This seems to be a most economical idiom for what's on the ExtremeFormsForCppCode
page ... but it also seems badly broken right now. Our cracked team of wiki investigators are investigating ...
The upshot is described on ExtremeCppFormTest
is that while you can get this form around the compiler eventually, you can't safely derive from it. Dead end?
// Public interface for Class Foo
template <int> struct FooIF
void setBar(int const & i);
typedef FooIF<0> Foo;
// Private implementation of Class Foo
template struct FooIF<0>
void setBar(int const & i)
m_bar = i;
// Demonstrate that the linker can connect interface to implementation - as
// far as a user's concerned they just have a class Foo.
This is sort of an StlStyle
technique - no factories, no vtables and hang that hokey public/private stuff. Whoever said you can't do Java interfaces in C++ was a slacker.
This should run fine on any reasonably modern C++ compiler. Note that it's not polymorphic. I'm thinking that maybe the template argument could maybe be used to differentiate between builds for various platforms, but really this idiom is just about insulation. -- PeterMerel
Maybe this doesn't qualify as reasonably modern, but MSVC 6.0 seemed to choke on this. Maybe I messed something up... -- BrianMosher
D'oh! My fault - I twiddled the method signature to follow Dave on DontUseGetAndSet, and screwed up the method name: setBar and Setbar. Try with both the declaration and the definition of the method set to the same name as corrected above.
I tried to compile this program and I'm not getting it to work. I changed the SetBar?
to setBar. Both main.cpp and foo.cpp compile, but link reports that FooIF<0>::setBar is not there. This is with both egcs and KCC (KAI C++). I suspect that some template instantiation operator is needed. It was also necessary for me to modify the template specialization to:
template<> struct FooIF<0>
VC++ didn't make it past the typedef. Are you sure you got this to work Peter? It really shouldn't. The linker has no business fixing up the size of objects that are allocated on the stack and the compiler has no business remembering stuff from one compilation unit to the next. -- PhilGoodwin
I am sure that this, or one that ought to be functionally identical, worked perfectly under VS6 - I stuffed some output to cout and I saw it just fine. But I am concerned that the build environment I used - OSE Makeit - may have set some kind of compile/link settings that enabled that to work for me. I can't recheck this till the a.m. - I'll update this page asap then. Apologies for the suspense.
As to how it works, I believe that the .cpp results in the compiler creating code for the specialized template, which of course is preferred to the generic. The compiler certainly remembers nothing from one compilation unit to the next. The linker simply looks for a definition of the method called in main.cpp and finds it in the .obj generated from foo.cpp. Or else I've gone mad, but I haven't ever been quite this mad before, I promise. I'll build it as a VS project in the a.m. and put it some place accessible to all.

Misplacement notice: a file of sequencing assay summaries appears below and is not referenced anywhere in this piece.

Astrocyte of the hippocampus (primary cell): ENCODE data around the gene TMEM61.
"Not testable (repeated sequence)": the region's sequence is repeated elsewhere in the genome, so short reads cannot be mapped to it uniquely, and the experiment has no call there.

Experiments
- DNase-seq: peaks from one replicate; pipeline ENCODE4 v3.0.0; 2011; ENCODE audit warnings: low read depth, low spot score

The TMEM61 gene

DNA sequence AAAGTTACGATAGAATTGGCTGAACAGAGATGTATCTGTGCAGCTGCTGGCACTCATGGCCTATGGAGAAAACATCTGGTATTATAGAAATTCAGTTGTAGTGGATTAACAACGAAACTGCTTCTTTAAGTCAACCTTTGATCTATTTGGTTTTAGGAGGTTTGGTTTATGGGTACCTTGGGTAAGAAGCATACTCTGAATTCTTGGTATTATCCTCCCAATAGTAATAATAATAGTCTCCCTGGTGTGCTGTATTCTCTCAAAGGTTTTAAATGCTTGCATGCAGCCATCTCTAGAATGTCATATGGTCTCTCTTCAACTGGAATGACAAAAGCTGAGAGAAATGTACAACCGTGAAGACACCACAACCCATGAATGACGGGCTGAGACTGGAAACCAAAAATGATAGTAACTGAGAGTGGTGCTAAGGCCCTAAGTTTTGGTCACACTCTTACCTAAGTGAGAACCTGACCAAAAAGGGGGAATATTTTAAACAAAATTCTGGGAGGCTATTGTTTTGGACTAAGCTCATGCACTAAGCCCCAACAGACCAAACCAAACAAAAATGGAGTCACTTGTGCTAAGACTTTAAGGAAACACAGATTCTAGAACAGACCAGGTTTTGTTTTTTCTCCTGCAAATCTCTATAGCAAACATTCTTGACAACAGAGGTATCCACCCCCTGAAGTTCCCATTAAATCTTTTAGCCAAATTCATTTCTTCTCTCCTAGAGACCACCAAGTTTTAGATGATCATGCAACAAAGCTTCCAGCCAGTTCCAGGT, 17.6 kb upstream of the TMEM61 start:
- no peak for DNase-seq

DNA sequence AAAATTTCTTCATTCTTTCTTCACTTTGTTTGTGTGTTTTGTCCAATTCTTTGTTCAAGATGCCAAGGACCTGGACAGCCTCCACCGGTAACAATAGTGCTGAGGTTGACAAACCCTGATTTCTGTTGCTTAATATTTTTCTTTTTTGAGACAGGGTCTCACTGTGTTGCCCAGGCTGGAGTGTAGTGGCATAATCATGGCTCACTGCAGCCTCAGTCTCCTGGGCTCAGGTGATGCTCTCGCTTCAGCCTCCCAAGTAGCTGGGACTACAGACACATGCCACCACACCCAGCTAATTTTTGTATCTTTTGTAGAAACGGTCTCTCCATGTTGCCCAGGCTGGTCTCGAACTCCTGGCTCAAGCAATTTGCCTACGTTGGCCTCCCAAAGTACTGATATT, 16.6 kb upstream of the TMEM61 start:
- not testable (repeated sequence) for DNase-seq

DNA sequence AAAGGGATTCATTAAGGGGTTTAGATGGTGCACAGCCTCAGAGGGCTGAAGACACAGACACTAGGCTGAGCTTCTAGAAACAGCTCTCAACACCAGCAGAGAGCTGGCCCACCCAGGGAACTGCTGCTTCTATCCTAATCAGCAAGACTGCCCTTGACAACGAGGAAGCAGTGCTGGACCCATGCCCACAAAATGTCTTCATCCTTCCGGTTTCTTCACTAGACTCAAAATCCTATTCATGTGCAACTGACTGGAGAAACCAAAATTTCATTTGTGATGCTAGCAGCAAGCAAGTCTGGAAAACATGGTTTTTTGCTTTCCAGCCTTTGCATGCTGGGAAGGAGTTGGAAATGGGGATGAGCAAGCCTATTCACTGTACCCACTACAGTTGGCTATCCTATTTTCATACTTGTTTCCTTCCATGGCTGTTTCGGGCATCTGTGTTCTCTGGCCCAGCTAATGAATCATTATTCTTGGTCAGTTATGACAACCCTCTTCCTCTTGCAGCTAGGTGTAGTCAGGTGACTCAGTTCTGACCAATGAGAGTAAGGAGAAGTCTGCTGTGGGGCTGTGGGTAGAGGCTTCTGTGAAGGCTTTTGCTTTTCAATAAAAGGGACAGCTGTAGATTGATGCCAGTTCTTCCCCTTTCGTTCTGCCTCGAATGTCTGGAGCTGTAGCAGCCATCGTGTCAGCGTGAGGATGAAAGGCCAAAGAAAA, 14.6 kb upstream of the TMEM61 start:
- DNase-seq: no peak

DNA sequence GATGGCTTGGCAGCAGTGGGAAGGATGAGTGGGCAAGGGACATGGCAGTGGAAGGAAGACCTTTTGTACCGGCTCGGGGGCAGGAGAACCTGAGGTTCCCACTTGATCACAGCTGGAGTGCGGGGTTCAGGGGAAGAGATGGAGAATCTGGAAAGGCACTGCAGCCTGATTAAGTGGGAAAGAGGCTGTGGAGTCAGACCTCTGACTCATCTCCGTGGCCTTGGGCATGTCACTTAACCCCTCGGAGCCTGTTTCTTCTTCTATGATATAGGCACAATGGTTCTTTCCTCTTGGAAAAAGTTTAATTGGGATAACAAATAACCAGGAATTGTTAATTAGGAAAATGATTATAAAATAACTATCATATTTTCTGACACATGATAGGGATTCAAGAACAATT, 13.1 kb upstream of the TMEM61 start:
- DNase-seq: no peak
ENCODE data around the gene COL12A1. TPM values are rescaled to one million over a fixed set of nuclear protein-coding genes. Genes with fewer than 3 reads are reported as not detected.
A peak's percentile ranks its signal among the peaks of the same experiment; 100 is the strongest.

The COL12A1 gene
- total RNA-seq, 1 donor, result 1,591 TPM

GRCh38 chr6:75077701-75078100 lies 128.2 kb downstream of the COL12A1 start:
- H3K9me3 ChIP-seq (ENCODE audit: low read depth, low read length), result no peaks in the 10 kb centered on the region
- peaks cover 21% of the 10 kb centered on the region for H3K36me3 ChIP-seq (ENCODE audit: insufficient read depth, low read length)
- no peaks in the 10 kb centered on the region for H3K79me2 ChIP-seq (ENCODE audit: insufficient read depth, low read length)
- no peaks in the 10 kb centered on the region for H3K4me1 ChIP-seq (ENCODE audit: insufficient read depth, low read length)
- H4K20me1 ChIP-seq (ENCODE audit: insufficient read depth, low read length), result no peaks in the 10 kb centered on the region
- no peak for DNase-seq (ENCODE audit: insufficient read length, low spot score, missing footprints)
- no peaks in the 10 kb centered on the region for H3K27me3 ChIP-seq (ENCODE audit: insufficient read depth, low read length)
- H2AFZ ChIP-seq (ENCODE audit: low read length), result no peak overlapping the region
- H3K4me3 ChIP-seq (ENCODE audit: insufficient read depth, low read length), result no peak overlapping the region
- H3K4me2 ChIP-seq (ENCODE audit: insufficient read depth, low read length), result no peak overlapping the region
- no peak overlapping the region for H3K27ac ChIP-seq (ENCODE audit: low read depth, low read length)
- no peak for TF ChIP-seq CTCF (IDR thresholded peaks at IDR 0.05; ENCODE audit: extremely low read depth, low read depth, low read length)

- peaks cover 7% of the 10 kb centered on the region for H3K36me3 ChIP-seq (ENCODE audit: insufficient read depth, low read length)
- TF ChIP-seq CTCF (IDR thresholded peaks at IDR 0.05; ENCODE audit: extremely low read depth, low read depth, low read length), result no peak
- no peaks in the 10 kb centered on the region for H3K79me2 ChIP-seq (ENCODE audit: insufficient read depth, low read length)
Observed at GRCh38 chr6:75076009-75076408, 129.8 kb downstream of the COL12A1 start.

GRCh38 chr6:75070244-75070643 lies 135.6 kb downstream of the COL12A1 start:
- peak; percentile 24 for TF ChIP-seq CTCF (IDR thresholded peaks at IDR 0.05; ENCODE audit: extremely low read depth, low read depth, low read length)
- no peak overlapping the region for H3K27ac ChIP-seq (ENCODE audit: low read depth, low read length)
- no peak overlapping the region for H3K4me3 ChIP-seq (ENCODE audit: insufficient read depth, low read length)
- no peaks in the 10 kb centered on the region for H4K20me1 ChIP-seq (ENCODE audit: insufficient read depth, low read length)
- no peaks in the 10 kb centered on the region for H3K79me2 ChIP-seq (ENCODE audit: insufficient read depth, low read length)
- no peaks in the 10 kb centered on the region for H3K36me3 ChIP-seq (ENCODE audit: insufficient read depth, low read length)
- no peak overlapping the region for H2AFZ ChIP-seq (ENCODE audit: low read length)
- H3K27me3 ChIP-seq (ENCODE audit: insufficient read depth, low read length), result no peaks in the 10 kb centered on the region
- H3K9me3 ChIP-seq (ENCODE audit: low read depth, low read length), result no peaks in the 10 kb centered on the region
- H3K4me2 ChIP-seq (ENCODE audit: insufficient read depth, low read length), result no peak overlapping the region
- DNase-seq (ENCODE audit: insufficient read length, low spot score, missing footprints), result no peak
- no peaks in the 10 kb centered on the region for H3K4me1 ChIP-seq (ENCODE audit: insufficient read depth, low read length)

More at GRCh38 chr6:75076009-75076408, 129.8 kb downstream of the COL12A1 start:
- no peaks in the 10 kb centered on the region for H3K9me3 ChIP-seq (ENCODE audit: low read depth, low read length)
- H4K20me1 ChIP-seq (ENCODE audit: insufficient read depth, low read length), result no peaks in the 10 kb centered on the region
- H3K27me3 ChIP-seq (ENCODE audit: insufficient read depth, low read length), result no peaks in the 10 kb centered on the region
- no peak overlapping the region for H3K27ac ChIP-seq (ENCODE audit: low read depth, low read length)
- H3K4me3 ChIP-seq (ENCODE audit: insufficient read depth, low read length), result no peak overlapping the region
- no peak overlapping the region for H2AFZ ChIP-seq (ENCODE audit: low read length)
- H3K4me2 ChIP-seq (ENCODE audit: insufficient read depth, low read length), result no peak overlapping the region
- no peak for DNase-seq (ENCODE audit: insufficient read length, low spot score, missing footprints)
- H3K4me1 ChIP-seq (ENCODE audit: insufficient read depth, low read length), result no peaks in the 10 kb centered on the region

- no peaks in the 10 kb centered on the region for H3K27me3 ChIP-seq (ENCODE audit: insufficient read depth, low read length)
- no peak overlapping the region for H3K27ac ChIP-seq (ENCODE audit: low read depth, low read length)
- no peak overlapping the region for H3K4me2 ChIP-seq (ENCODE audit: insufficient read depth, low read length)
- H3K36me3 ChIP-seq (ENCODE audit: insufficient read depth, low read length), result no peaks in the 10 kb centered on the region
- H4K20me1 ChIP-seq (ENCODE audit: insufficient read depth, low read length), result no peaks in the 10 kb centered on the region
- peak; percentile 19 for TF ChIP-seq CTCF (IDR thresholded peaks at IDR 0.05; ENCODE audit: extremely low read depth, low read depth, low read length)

My results (JohnClonts
) egcs 1.1.2: "(error) foo.cpp:10: definition provided for explicit instantiation". On VC6 at warning level 3 "foo.cpp(15) : warning 4660: template-class specialization 'FooIF<0>' is already instantiated; foo.cpp(8) : see declaration of 'FooIF<0>'"
I tried it again this morning without success but with some interesting results. I wrote an ExtremeCppFormTest
to check out whether the whole object was actually being allocated and whether I could inherit from the result. I'll put my results on that page. -- PhilGoodwin
I confess I'm mystified at the problems VC6 is giving folk - I've pasted the contents into the VC6 IDE exactly as written here and got a good build with just the default compile/link settings. I did see the warning JohnClonts quotes above, but it does compile, link and run as advertised. I'm running Compiler Version 12.00.8168 (without patches I think) - you can check the version by typing "cl" at the command prompt.
I do get a failure with GnuCpp though - I'll tinker a bit and see what its notions on template specialization are about. Also might be high time to crack open Stroustrup.
Better still, the Standard. Clause 126.96.36.199 says If a template, a member template or the member of a class template is explicitly specialized then that specialization shall be declared before the first use of that specialization that would cause an implicit instantiation to take place, in every translation unit in which such a use occurs; no diagnostic is required.
This code appears to break this rule. -- BenHutchings
Perhaps it would be sufficient to get the code in ExtremeCppFormTest
to work. I'm not worried about the compiler warning, it's the bit about overwriting the stack that sort of bugs me. -- PhilGoodwin
Yes, that is a slight drawback ... -- PM
You know, I've been hanging back, but I think that the vtables are rather important. - mf